In response I want to respectfully ask that the faith leaders in our community who discern that it is God’s will for them to speak out on the need for gun control legislation do so. As the most powerful non-partisan, moral agents that remain in our divided nation, your voices are terribly important.

I believe the people of Chester want the politicians who cower before the National Rifle Association to screw their courage to the sticking place and pass gun control legislation. Perhaps legislation mandating background checks for all gun purchases, and making bump stocks and the class of weapons that includes AK-47s illegal. Gun control legislation is strongly favored by most Americans, including some steps favored by most members of the NRA. The NRA pretends to represent the interests of gun owners, but as their consistent deafness to the opinions of their members shows it is far more concerned to represent the interests of gun manufacturers.

Imagine the effect upon the residents of Chester if each pastor, rabbi and imam in our community led a discernment of their community’s willingness to undertake public advocacy for meaningful gun control, as one response to the grief of Chester parents whose sons and daughters will never come home. I believe it would put to rest the question of whether white folks from suburbia are willing to take a risk in response to the suffering of black folks in Chester.

And there is risk: the risk of disaffection of members who object to introduction of “politics” in worship. Partisan politics has no place in worship. But this issue isn’t one of partisan politics; a majority of both Democrats and Republicans favor some form of gun control legislation. It is an issue of the form that is needed, and an issue of morality.

Yes, it is controversial; faithful members of the same religious community will disagree. But I submit that the spiritual giants of all major faith traditions would be sickened at the thought that their descendants would avoid moral questions that are controversial. In the words of an Executive Director of the Presbyterian Office of Public Witness, a church whose members can’t speak with one another in love about controversial issues isn’t a church.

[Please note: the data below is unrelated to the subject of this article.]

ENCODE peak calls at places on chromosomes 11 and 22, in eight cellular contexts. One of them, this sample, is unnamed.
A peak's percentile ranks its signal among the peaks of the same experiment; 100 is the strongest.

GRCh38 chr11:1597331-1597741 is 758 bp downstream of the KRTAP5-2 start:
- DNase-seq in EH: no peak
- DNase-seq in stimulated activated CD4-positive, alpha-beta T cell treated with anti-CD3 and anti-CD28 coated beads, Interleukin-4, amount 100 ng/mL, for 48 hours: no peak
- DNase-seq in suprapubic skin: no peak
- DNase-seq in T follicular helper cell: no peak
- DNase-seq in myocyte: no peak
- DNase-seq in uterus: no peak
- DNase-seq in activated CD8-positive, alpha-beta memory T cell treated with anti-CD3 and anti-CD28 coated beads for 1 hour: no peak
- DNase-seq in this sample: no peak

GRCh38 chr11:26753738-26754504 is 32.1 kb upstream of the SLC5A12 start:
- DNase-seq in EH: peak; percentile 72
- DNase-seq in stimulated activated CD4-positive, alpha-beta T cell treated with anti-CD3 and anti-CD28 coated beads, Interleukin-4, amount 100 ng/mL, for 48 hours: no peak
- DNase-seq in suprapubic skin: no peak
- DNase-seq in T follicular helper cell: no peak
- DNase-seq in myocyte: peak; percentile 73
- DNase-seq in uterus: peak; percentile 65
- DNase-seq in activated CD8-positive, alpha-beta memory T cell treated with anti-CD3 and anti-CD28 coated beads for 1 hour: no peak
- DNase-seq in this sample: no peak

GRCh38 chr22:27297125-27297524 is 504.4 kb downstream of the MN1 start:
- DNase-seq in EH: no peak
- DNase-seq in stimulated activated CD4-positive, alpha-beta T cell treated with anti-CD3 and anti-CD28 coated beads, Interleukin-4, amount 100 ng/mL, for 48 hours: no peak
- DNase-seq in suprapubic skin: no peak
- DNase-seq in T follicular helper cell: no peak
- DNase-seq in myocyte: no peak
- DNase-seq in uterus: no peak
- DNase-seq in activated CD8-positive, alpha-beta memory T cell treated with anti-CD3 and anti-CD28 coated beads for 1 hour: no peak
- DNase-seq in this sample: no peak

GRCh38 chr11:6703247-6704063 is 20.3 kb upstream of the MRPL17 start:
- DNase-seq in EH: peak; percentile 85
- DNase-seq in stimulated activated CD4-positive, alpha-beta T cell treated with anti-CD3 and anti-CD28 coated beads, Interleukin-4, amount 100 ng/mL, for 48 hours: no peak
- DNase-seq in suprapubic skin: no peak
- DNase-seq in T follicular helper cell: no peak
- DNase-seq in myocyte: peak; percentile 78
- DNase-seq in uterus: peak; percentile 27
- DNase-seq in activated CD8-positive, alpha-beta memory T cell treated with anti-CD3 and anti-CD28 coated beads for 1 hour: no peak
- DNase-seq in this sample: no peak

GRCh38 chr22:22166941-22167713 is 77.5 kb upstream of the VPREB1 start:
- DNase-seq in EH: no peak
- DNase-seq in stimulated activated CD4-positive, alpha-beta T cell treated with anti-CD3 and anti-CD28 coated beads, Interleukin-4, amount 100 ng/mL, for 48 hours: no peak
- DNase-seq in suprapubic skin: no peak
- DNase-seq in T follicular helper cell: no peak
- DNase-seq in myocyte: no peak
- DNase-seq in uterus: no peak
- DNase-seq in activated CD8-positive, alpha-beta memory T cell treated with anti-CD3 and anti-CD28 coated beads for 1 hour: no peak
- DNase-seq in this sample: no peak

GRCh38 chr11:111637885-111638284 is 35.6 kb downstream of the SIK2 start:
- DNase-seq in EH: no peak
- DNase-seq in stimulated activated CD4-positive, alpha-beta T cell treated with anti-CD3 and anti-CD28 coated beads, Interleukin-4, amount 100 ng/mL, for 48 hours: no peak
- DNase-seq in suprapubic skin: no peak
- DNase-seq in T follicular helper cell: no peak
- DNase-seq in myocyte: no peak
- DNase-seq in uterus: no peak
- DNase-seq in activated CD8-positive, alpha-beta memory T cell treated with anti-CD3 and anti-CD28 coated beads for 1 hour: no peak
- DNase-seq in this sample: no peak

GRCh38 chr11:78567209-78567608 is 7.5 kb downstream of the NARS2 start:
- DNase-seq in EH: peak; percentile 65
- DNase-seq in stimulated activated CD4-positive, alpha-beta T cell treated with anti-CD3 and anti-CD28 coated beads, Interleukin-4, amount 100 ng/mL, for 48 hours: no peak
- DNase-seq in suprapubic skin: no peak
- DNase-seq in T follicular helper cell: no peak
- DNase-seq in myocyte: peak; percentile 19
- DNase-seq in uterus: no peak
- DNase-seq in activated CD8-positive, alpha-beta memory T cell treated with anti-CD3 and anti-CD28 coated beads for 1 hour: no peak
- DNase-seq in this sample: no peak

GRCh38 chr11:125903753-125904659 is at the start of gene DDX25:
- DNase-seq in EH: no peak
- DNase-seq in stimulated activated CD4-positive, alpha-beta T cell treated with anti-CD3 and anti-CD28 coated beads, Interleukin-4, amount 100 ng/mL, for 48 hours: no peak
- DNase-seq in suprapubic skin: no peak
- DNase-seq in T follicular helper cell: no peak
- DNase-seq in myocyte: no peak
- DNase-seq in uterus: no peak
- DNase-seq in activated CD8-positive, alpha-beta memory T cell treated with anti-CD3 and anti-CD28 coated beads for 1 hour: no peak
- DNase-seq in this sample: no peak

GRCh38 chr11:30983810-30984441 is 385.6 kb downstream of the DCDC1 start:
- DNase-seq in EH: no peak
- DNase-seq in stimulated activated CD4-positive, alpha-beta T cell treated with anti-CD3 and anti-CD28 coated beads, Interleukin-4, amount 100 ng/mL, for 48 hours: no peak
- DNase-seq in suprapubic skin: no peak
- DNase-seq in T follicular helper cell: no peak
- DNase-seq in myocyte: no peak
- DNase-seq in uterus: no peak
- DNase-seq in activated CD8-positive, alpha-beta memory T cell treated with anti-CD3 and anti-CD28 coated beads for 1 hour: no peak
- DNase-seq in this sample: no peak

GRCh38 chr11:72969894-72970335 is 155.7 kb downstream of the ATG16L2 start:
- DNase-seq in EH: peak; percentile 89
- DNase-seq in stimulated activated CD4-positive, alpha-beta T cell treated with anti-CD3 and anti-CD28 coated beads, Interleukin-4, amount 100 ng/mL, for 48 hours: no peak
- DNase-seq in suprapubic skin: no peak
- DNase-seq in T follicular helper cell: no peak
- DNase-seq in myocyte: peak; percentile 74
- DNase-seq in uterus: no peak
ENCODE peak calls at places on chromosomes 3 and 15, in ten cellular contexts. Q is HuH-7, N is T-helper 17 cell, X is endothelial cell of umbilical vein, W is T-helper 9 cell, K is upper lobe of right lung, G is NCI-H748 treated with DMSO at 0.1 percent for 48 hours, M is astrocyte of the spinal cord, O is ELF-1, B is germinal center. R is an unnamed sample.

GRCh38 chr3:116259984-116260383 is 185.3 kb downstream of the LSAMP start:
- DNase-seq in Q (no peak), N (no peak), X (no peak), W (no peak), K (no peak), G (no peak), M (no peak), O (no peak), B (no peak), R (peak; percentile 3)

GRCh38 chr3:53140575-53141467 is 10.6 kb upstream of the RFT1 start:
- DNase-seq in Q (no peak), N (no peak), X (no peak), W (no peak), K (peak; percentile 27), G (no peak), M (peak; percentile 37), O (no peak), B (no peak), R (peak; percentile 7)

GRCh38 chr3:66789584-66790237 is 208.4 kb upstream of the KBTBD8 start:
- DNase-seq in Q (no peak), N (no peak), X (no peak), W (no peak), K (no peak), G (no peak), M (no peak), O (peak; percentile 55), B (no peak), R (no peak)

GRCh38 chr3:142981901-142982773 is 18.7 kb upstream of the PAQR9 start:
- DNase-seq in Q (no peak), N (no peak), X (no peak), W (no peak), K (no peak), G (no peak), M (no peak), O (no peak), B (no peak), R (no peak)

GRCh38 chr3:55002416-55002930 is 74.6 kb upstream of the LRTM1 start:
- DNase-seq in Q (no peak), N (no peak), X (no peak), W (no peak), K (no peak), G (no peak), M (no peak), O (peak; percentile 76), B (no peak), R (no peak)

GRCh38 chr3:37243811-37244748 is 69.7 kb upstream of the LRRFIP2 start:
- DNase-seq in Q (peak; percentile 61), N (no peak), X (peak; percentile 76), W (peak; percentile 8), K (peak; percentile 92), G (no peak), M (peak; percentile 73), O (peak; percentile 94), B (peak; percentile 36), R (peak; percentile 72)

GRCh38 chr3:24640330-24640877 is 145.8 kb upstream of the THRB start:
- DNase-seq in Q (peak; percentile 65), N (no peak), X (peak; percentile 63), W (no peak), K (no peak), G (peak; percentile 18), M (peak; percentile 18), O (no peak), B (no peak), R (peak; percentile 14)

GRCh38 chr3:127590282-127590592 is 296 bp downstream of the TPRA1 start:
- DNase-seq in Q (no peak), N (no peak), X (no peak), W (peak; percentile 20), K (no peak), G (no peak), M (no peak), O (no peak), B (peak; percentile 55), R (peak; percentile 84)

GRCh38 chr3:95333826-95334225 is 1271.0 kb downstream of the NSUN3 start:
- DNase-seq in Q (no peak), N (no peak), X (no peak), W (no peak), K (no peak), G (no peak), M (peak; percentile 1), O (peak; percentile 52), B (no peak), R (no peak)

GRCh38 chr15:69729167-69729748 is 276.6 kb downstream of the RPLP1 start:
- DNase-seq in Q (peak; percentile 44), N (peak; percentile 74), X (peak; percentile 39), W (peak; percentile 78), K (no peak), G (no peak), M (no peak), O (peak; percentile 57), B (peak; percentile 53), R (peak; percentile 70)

Grant Grissom

Letters to the Editor

‘Feeling blessed’

To the Editor:

Oh what a joy it is to grow old. I dribble and drool. My nose runs. I don’t see well. But I don’t have a hearing aid — yet.

My writing is illegible and my printing, in which I once took pride, is not good. I can’t spell anymore. At one time, I was able to do simple math in my head at lightning speed. That’s over. I have a balance problem, so I can’t get on a ladder anymore. I use a cane.

My social life consists of doctors appointments. I haven’t much energy, so I don’t do things around the house and yard like I once did. My favorite pastime is sitting. I like to read, but when I do, I fall asleep after about 15 minutes. Therefore I watch a lot of TV and have learned that when you turn it on, the odds are you will get a commercial on any channel you select. They last forever.

One thing I can still do is drink, although not as much. I don’t need a nap, because after I have my one drink, I nod off for about 15 minutes and wake up just about when the news starts.

Don’t get me wrong, I’m not complaining. Although I am 90 and my wife is 86, we both love life and in spite of our infirmities, we feel blessed. We’re not ready to go yet. Of course, you never know. Even though life is winding down, what fun it’s been.

Larry Drew
Hobe Sound, Fla.

What we cannot do

Crossing the street
at the pedestrian walkway
white stripes
permission granted

Crossing the street
on Rutgers, crossing Yale
as though we have a right to do this
as though we can

Crossing the street
What level of citizen must we be
to cross this freely
who should we know

Bob Small